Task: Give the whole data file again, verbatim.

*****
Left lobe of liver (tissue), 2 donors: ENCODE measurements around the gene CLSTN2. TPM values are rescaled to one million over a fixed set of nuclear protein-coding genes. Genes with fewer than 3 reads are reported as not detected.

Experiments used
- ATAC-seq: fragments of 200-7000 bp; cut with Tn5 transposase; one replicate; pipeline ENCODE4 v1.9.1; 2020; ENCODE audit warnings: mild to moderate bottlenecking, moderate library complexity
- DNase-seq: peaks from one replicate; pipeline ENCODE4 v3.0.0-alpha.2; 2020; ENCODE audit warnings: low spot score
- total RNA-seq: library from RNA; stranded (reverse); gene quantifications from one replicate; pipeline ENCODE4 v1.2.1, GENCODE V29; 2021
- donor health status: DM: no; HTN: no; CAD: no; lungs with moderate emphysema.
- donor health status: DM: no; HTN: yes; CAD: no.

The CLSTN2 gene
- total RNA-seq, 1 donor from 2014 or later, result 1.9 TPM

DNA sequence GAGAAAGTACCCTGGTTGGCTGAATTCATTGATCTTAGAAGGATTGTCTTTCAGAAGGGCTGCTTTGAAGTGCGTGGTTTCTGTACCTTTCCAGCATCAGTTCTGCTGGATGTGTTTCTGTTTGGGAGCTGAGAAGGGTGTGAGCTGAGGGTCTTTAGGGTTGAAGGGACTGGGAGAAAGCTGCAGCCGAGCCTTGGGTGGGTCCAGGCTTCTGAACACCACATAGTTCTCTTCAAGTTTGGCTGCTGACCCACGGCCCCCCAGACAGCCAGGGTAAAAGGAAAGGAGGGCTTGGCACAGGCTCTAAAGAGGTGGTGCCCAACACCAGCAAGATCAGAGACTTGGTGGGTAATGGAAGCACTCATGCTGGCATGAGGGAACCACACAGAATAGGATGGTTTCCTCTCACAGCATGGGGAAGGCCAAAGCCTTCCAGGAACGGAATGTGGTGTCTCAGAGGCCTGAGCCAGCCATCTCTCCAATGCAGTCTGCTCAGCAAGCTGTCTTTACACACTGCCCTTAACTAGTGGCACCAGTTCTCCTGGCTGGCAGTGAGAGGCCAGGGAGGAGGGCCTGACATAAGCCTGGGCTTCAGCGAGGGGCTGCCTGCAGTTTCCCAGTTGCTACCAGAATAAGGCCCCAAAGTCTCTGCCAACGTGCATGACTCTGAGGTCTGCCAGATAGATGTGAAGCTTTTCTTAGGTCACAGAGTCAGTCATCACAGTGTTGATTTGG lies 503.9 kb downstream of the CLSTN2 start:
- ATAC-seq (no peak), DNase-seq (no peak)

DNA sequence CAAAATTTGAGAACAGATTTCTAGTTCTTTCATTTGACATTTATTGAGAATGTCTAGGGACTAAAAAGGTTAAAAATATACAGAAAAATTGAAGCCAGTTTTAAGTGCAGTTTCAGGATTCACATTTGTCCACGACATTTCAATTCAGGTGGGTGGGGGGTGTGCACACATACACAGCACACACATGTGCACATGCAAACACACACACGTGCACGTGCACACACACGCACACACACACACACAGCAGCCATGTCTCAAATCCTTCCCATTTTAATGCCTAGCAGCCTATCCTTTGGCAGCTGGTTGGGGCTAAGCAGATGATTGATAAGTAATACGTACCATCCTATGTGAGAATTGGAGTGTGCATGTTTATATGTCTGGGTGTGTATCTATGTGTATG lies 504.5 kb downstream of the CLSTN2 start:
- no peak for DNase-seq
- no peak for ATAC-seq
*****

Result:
Left lobe of liver (tissue), 2 donors: ENCODE measurements around the gene CLSTN2. TPM values are rescaled to one million over a fixed set of nuclear protein-coding genes. Genes with fewer than 3 reads are reported as not detected.

Experiments used
- ATAC-seq: fragments of 200-7000 bp; cut with Tn5 transposase; one replicate; pipeline ENCODE4 v1.9.1; 2020; ENCODE audit warnings: mild to moderate bottlenecking, moderate library complexity
- DNase-seq: peaks from one replicate; pipeline ENCODE4 v3.0.0-alpha.2; 2020; ENCODE audit warnings: low spot score
- total RNA-seq: library from RNA; stranded (reverse); gene quantifications from one replicate; pipeline ENCODE4 v1.2.1, GENCODE V29; 2021
- donor health status: DM: no; HTN: no; CAD: no; lungs with moderate emphysema.
- donor health status: DM: no; HTN: yes; CAD: no.

The CLSTN2 gene
- total RNA-seq, 1 donor from 2014 or later, result 1.9 TPM

DNA sequence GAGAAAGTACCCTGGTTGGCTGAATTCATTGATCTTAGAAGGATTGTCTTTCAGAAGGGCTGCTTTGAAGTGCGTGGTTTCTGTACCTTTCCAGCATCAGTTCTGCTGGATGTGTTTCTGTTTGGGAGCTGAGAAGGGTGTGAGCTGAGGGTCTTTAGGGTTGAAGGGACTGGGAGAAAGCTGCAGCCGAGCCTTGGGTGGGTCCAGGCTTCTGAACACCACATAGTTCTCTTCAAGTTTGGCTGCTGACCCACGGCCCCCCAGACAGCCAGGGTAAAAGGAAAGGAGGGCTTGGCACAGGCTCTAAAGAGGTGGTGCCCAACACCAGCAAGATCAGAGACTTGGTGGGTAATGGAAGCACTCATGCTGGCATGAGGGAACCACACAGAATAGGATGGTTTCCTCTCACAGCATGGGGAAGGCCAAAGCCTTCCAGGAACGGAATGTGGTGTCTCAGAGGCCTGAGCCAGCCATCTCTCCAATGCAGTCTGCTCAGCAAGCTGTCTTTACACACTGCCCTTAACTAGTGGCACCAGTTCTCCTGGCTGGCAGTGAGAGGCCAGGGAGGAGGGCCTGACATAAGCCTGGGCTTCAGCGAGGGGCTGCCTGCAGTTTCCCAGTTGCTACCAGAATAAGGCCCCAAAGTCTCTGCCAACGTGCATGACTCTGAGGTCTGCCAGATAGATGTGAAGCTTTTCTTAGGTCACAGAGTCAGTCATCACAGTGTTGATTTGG lies 503.9 kb downstream of the CLSTN2 start:
- ATAC-seq (no peak), DNase-seq (no peak)

DNA sequence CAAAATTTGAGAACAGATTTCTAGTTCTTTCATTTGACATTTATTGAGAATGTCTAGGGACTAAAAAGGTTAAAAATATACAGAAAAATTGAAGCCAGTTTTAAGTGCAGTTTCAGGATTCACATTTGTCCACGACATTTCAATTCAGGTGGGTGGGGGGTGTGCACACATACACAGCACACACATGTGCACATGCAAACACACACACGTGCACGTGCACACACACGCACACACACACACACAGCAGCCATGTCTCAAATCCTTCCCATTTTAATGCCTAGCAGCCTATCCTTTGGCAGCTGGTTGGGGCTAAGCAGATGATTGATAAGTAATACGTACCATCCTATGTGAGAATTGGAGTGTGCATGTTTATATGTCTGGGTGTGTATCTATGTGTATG lies 504.5 kb downstream of the CLSTN2 start:
- no peak for DNase-seq
- no peak for ATAC-seq